Thirty Ramadans after V.S. Naipaul’s visit to Qom, I visited for the Atlantic, in search of the part of Iran not gripped yet by democratic fervor. A truncated version of this piece appears here.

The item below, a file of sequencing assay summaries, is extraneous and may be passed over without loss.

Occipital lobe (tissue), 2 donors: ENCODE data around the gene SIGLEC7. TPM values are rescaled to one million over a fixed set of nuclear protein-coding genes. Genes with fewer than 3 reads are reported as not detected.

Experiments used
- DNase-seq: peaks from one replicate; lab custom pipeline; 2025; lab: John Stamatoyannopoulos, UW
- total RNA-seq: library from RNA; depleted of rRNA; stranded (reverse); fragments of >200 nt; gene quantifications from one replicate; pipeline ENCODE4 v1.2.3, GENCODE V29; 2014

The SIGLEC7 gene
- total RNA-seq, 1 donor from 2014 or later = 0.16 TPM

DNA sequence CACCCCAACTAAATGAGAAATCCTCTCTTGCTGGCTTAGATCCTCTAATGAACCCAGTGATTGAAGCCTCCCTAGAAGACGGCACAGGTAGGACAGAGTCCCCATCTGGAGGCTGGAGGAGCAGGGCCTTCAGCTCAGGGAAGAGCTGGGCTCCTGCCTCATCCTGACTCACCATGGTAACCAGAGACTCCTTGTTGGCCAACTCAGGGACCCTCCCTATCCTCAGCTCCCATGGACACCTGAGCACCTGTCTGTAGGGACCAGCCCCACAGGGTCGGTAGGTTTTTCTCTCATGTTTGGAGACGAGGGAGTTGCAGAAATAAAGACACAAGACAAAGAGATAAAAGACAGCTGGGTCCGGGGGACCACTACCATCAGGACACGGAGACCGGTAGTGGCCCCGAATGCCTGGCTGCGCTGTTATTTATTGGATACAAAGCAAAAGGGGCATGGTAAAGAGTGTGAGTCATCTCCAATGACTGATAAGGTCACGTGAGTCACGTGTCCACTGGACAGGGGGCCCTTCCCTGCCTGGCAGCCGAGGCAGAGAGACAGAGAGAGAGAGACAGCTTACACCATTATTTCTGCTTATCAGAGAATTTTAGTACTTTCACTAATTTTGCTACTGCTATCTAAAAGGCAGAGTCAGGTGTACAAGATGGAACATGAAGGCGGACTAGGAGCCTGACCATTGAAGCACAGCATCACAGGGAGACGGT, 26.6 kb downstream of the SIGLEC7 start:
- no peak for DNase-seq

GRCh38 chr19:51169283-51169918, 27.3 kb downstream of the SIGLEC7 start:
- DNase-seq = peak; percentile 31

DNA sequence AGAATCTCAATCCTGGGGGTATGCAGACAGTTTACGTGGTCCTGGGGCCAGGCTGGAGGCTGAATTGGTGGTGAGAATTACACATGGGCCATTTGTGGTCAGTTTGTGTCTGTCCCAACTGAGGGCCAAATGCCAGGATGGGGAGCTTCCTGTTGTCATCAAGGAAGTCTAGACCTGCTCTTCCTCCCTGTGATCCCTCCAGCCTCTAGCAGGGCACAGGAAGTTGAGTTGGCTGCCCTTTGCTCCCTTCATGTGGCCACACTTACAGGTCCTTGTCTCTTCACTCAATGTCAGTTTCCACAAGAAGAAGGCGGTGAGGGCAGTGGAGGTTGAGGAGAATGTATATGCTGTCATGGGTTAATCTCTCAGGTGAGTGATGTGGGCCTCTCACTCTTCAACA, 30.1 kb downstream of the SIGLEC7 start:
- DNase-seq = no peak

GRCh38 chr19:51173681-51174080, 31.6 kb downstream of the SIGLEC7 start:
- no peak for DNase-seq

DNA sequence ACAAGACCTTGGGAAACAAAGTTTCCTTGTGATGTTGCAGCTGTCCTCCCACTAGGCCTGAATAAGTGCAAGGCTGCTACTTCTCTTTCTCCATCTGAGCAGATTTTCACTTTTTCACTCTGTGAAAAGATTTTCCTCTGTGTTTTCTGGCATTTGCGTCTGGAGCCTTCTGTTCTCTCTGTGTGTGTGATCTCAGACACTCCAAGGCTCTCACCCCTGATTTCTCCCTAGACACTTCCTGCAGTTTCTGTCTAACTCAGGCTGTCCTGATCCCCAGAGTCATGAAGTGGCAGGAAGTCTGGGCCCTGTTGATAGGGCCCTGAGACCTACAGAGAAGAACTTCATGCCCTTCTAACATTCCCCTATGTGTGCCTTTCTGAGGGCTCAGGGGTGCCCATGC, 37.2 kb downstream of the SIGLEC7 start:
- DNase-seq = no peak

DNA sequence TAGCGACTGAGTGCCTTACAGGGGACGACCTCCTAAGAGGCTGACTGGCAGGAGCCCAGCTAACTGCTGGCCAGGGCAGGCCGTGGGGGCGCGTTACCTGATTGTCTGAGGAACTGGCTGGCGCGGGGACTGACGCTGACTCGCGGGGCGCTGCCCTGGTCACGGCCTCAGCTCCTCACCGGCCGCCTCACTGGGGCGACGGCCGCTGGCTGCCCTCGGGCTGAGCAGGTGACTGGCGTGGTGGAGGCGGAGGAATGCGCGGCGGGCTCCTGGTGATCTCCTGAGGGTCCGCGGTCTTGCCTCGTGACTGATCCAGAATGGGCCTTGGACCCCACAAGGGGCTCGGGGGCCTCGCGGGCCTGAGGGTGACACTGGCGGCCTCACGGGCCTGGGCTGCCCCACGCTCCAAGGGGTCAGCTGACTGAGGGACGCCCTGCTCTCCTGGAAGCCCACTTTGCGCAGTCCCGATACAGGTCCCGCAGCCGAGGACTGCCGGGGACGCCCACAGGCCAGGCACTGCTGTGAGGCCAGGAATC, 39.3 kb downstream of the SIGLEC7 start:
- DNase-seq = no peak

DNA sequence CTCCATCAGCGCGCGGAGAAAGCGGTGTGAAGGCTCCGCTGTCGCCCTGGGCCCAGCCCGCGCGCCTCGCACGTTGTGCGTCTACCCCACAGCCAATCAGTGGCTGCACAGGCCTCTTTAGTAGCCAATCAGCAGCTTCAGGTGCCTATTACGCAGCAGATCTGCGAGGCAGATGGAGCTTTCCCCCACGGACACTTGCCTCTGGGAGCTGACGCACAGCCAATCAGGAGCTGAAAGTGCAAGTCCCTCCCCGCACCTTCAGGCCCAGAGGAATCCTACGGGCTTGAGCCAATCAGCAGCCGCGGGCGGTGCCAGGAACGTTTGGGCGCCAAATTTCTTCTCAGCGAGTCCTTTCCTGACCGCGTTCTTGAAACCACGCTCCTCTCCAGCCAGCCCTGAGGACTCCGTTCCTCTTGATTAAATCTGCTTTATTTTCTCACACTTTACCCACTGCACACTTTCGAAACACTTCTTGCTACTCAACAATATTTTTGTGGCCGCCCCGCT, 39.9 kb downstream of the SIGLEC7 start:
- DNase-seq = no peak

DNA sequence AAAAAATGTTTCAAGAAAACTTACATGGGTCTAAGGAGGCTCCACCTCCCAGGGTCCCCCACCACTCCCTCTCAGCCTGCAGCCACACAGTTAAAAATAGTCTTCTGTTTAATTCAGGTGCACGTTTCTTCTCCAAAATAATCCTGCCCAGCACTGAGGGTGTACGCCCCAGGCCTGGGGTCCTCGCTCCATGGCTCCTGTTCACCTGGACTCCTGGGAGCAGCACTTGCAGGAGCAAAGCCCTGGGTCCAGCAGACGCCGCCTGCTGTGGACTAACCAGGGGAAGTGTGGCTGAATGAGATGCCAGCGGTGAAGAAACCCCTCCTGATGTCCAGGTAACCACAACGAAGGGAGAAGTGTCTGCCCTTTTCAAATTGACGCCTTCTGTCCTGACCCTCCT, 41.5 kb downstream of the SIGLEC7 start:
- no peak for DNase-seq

Tehran is on the edge of the mountains, and Qom is on a plain. For a persecuted revolutionary movement, the distinction matters, because in Iran, as in most places, the mountains are where you go to hide, and to do what you can’t do openly. This fall, after a summer of violent protests in Tehran that rattled the government and convinced it to send out hardline loyalists to club the protesters into submission, the opposition took to the hills that ring the anti-government suburbs of north Tehran. Instead of painting its messages on buildings, it painted them on rocks. Around Darband — the neighborhood where for years the northern Tehranis have fled to throw off their veils, eat co-ed picnics, and perhaps drain a thermos of whiskey — the protesters have sprayed furtive graffiti on small rocks. “Mir Hussein Mousavi,” says one, with a V for victory. Another more direct one pledges “Death to Khamenei,” Iran’s head ayatollah. Six months ago, cell-phone photos captured scenes of actual heated protest, and today those protesters trade images of these rocks, signs of a revolution gone dormant.